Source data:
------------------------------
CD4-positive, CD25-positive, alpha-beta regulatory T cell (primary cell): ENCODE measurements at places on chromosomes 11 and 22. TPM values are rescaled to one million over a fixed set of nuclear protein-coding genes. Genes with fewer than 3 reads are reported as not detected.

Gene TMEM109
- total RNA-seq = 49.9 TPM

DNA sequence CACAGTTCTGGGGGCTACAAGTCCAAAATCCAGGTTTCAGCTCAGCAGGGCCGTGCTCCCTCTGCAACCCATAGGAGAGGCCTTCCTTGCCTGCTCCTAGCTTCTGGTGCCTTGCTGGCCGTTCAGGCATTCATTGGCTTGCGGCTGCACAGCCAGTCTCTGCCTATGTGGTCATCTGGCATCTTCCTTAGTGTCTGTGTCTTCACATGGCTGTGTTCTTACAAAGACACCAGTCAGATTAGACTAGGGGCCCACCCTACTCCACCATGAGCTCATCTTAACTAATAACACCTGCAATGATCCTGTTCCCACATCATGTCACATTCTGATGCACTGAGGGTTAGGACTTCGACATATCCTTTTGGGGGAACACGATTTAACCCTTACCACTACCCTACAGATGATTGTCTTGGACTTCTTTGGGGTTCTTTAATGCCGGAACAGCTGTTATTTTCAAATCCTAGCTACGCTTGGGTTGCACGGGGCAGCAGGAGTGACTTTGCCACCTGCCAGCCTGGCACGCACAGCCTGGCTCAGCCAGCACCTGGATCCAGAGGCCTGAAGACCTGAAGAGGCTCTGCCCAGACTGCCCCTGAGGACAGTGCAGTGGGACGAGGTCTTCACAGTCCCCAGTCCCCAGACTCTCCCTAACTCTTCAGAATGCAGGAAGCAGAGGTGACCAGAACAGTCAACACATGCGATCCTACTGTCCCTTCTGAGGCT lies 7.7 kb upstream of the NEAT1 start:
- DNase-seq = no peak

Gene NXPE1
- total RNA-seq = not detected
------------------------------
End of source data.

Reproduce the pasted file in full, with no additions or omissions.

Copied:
CD4-positive, CD25-positive, alpha-beta regulatory T cell (primary cell): ENCODE measurements at places on chromosomes 11 and 22. TPM values are rescaled to one million over a fixed set of nuclear protein-coding genes. Genes with fewer than 3 reads are reported as not detected.

Gene TMEM109
- total RNA-seq = 49.9 TPM

DNA sequence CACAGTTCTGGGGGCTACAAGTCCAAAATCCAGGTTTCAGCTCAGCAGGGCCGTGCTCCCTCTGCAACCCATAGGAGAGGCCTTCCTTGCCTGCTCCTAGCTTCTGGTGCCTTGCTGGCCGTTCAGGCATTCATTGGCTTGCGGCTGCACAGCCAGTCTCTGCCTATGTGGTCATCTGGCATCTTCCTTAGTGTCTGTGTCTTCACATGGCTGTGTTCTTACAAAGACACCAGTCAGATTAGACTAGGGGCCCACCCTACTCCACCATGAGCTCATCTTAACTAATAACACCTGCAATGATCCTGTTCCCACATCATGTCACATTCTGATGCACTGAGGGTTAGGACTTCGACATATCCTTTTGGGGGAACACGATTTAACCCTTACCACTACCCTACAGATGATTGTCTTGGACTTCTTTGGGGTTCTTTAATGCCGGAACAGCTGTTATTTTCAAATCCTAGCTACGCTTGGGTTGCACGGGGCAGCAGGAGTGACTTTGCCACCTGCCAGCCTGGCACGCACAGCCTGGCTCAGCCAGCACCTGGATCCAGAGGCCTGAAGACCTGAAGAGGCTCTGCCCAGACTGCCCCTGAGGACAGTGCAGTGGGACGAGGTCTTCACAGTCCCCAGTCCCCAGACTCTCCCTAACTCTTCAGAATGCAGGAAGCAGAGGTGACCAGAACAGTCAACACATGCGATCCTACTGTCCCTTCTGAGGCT lies 7.7 kb upstream of the NEAT1 start:
- DNase-seq = no peak

Gene NXPE1
- total RNA-seq = not detected